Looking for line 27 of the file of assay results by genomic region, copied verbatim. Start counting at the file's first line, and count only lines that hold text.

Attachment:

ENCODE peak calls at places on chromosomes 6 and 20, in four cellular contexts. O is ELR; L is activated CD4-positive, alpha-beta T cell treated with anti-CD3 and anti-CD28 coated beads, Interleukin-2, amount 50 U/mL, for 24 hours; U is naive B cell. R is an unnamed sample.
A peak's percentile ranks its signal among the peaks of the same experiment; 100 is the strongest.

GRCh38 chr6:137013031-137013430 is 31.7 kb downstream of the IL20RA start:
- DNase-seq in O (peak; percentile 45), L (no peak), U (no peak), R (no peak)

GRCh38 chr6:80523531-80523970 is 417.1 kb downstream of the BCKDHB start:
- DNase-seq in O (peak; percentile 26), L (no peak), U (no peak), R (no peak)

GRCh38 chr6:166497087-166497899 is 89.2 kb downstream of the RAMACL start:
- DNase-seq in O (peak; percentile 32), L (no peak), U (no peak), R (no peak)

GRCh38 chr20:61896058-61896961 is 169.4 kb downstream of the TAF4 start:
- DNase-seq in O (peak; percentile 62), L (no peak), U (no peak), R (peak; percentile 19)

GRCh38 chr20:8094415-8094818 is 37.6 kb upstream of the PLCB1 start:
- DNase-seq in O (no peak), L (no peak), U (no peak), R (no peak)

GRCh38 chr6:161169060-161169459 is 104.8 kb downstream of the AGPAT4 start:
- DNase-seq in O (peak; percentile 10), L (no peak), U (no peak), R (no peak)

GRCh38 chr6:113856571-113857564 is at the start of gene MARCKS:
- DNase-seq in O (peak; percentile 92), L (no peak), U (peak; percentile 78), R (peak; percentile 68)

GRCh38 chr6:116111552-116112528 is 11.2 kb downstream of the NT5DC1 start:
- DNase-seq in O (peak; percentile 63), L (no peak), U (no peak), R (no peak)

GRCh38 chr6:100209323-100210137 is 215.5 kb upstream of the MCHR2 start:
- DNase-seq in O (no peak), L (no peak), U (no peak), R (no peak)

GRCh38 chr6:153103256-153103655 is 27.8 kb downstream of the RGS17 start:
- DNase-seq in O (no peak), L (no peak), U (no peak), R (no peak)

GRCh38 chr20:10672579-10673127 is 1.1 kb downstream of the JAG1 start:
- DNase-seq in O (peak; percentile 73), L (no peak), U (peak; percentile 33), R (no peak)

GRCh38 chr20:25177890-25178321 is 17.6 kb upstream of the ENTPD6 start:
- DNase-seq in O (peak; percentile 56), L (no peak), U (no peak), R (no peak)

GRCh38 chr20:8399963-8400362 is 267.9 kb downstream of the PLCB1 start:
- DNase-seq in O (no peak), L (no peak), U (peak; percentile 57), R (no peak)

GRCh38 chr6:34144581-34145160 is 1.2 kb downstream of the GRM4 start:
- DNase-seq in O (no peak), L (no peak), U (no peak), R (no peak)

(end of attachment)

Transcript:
GRCh38 chr20:8399963-8400362 is 267.9 kb downstream of the PLCB1 start: